Email To Ex-Boss From Former Dem Staffer Who Lost Her Job Due To ObamaCare

Discussion in 'News / Current Events' started by Revmitchell, Oct 29, 2013.

  1. Revmitchell

    Revmitchell
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    “I spent two years defending ObamaCare. I had constituents scream at me, spit at me and call me names that I can’t put in print. The congressman was not reelected in 2010 mainly because of anti-ObamaCare anger. When the congressman was not reelected, I also (along with the rest of our staff) lost my job.

    I was upset that because of the healthcare issue, I didn’t have a job anymore but still defended ObamaCare because it would make health care available to everyone at, what I assumed, would be an affordable price. I have now learned that I was wrong. Very wrong.”



    “Blue Cross,” she said, “stated my current coverage would expire on Dec. 31, and here are my options: I can have a plan with similar benefits for $647.12 [or] I can have a plan with similar [but higher] pricing for $322.32 but with a $6,500 deductible.”

    She went on, “Blue Cross also tells me that if I don’t pick one of the options, they will just assume I want the one for $647. … Someone please tell me why my premium in January will be $356 more than in December?”


    http://www.ijreview.com/2013/10/90618-read-email-ex-boss-former-dem-staffer-lost-job-due-obamacare/
     
  2. thisnumbersdisconnected

    thisnumbersdisconnected
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    We can tell her why.

    It's because the policy will have coverages she does not need, does not want, and cannot afford. Thank you, ACA.
     
  3. exscentric

    exscentric
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    Wonder if she will work as hard getting it repealed as she did getting it instituted.
     
  4. Don

    Don
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    The real question is: is this the norm? Are we seeing only a few people here and there who's premiums are rising? Where are the people who are getting lower rates, or even no cost?

    I ask because we all know how the media will latch onto bad news and sensationalize it. I also ask because I would really, really like to see the stories of those who are getting better healthcare than they previously were, especially if they're getting it cheaper than they previously were.
     
  5. Bro. Curtis

    Bro. Curtis
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    I have not looked at the site, but have read the details on several trusted sites. We are two people who will have no-cost premiums, as we haven't made close to the minimums.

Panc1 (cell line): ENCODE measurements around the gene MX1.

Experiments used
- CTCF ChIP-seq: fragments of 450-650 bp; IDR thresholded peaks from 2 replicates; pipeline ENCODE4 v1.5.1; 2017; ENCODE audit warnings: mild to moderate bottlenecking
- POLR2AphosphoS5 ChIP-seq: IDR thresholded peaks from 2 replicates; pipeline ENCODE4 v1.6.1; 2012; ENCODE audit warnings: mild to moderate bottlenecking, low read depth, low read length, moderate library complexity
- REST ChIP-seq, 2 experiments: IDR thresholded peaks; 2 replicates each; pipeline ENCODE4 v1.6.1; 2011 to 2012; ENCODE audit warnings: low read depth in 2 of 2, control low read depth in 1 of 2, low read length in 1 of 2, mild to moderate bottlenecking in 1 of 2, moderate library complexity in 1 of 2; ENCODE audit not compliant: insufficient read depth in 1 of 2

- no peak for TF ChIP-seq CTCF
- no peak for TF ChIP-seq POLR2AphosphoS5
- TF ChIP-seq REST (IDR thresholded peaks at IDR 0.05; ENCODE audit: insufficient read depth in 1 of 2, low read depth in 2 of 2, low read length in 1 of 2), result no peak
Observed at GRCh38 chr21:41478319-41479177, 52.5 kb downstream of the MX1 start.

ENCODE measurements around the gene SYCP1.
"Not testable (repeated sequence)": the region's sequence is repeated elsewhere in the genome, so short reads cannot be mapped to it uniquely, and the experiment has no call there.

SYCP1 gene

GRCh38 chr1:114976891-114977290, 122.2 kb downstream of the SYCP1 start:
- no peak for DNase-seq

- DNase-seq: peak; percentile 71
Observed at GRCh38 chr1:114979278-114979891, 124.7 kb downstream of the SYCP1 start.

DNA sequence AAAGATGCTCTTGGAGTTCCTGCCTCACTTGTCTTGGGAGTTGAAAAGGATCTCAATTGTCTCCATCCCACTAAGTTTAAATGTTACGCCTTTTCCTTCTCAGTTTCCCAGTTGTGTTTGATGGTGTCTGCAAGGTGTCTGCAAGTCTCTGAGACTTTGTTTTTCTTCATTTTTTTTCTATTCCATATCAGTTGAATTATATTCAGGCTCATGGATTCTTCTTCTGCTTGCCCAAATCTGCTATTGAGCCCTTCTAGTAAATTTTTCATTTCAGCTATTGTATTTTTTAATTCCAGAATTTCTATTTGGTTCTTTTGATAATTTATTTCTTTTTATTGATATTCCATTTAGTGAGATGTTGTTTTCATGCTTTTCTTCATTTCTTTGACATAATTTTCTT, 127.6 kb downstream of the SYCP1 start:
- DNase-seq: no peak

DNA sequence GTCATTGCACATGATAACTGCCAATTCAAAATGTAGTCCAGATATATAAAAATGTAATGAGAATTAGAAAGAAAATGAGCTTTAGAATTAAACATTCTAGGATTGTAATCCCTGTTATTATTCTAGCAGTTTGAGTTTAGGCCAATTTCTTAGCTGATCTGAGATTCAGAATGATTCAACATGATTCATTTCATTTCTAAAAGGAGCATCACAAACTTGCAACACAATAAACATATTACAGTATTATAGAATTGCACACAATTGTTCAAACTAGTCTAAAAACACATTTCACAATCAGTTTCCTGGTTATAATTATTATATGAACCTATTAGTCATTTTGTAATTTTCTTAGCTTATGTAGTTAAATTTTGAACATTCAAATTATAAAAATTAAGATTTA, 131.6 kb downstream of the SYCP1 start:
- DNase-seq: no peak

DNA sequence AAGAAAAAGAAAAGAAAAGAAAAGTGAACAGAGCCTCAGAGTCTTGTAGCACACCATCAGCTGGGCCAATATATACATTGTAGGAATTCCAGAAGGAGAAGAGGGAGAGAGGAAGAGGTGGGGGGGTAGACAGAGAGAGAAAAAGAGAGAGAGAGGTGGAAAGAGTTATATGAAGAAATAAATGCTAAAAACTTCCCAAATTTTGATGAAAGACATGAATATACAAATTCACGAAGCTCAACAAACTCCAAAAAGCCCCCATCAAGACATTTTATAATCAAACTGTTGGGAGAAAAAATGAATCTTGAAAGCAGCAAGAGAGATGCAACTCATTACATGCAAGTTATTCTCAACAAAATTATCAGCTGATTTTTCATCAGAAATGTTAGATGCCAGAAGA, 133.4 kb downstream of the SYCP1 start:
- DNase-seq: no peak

6. thisnumbersdisconnected

    thisnumbersdisconnected
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    No. We're seeing a huge number who lose their insurance altogether!

    http://www.baptistboard.com/showthread.php?t=89748&posted=1#post2045452

    Oh, that no longer matters! Before, during, and after passage, Americans were promised that the ACA ...
    • ... was going to lower premiums for "everyone" -- the goal of merely maintaining premiums was apparently far too modest.
    • ... was not going to interfere with anybody’s health care or health insurance if they already had it.
    • ... was not to going change anybody’s patient-doctor relationship.
    The message was unmistakable: All the government wanted to do was extend health insurance to people who didn’t have it. This wouldn’t affect you. No need to worry. Period. Move along.

    What was not claimed was that Obamacare was necessary because ...
    • ... health care is a "right," as the Great Pretender has recently taken to arguing.
    • ... redistribution was critical for "fairness."
    • ... some would win and some would lose but that, overall, it would be a solid compromise.
    Instead, unmistakable promises, easy enough to check in the age of the Internet, were repeatedly made by the architects and cheerleaders of reform.

    What people need to begin worrying about is a potential "death spiral" for the ACA, and what effect it will have on the economy. There is a very real possibility that will happen.

    A death spiral happens when only the sickest beneficiaries get into an insurance pool, causing the cost of medical claims to rise, and in turn raising future premiums.

    These higher premiums, in turn, dissuade healthier beneficiaries from buying coverage. This exacerbates the strains and makes sure the pool continues to attract only the sickest consumers who are most in need of the medical coverage, and willing to pay the rising premiums. This is how the downward spiral ensues.

    Commentators have rightly noted that Obamacare contains some provisions to guard against this sort of outcome. Chief among them are “risk corridors” that limit the losses insurers would face from higher-than-expected medical claims, as well as a pool of money (collected off a tax that is imposed on all non-exchange insurance products) to offset some of the rising costs and provisions that fix premiums as a percentage of peoples’ income (at least until 2018, when some of the ACA’s reinsurance programs sunset, although the risk adjustment provisions continue).

    But these provisions don’t eliminate the possibility of adverse selection against the Obamacare exchanges, and a downward spiral for these health plans, if younger and healthier consumers don’t enroll this year. Such adverse selection is already evident: 14 million visits to www.healthcare.gov, but only 36,000 enrollees. In many states, new applications for Medicaid far exceed the number of enrollees in the state's exchange for ACA insurance coverage.

    The whole system may crash on its own.
     
    #6 thisnumbersdisconnected, Oct 29, 2013
    Last edited by a moderator: Oct 29, 2013

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